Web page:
The Wilson Administration was due to stay in the White House until March of 1921, a full seventeen months away. Edith made the extraordinary decision to not pass the reigns of power over to Woodrow’s Vice President, as the Constitution rules should have occurred. Instead, Edith began what she would eventually coin her “Stewardship.” And she did it all without letting the general public know. If the government and the people had known, they would have put a stop to Edith and made Woodrow resign. Edith would never let this happen—it would depress her husband, she would later state.
According to the official White House website, Edith, “took over many routine duties and details of government. But she did not initiate programs or make major decisions, and she did not try to control the executive branch. She selected matters for her husband’s attention and let everything else go to the heads of departments or remain in abeyance.”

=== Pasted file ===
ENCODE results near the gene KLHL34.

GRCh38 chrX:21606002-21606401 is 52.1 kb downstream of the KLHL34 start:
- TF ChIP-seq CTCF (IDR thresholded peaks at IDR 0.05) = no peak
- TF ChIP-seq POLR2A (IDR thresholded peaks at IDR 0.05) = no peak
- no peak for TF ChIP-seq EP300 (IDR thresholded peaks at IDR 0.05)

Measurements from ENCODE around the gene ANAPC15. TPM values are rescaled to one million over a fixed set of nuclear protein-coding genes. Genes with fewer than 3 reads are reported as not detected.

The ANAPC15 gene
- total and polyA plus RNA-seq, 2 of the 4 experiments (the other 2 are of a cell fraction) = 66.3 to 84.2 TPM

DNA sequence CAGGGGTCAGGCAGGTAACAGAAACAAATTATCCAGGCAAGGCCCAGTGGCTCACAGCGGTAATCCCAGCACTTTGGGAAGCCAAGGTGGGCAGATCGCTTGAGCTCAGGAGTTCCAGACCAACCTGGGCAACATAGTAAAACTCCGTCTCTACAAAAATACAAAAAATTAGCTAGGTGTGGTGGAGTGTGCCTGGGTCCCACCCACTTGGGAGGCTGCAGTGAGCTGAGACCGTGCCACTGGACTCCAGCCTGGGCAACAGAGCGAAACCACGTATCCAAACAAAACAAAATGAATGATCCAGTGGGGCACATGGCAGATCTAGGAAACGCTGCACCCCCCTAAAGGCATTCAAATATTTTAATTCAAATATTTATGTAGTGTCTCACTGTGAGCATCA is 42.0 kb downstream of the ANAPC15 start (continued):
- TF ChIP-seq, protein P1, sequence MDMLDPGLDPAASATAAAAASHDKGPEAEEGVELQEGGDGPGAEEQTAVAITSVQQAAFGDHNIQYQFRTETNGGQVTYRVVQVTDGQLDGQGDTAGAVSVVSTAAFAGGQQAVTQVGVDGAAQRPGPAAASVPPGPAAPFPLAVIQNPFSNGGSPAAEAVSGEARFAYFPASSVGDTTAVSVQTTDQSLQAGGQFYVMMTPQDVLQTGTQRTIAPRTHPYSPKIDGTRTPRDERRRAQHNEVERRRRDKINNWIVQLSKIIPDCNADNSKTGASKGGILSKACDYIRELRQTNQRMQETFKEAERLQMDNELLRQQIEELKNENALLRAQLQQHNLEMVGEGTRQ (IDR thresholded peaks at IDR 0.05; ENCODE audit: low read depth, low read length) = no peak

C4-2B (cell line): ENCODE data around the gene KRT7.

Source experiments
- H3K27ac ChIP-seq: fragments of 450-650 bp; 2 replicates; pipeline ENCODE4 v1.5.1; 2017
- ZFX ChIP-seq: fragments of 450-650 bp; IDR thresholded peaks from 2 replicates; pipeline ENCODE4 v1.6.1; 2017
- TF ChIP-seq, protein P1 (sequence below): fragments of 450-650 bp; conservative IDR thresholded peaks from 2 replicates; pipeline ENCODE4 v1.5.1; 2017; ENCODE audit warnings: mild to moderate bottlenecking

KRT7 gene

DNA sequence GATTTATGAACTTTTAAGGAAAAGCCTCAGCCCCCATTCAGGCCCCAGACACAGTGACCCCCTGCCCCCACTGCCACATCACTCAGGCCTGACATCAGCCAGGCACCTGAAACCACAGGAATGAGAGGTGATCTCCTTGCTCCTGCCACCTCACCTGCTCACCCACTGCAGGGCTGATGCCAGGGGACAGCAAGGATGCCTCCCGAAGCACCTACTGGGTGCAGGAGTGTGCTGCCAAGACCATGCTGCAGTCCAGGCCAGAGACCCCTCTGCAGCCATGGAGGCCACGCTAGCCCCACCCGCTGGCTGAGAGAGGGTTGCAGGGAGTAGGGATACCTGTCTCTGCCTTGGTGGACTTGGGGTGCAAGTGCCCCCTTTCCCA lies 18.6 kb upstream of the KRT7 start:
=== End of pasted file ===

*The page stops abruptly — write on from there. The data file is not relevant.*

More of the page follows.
So, was she really the first female president? Technically? No. But she is the closest, as of 2020, the United States has ever gotten. Edith’s memoirs, which she published in 1939, stated that Edith had been pressed into her “stewardship” by Woodrow’s doctors, but there is no definitive proof either way.
After leaving the White House in 1921, the Wilsons retired to a fine home in the city. Three years later, Woodrow passed away. But Edith found ways to keep herself busy. In 1928, Edith was considered as a potential candidate for the Vice President on the Democrat ticket—but this never came to fruition. As mentioned above, Edith published her memoirs in 1939 (now considered to be historically inaccurate by historians). And in 1961, Edith made her last public appearance when she rode in President Kennedy’s inaugural parade. She donated her and Woodrow’s home upon her death to the National Trust for Historic Preservation, making the Wilson House the only private former-presidential home in DC open to the public.
Find a Grave Marked
Located In My Personal Library:
First Ladies: Presidential Historians on the Lives of 45 Iconic American Women by Susan Swain and C-SPAN
The Smithsonian First Ladies Collection by Lisa Kathleen Graddy and Amy Pastan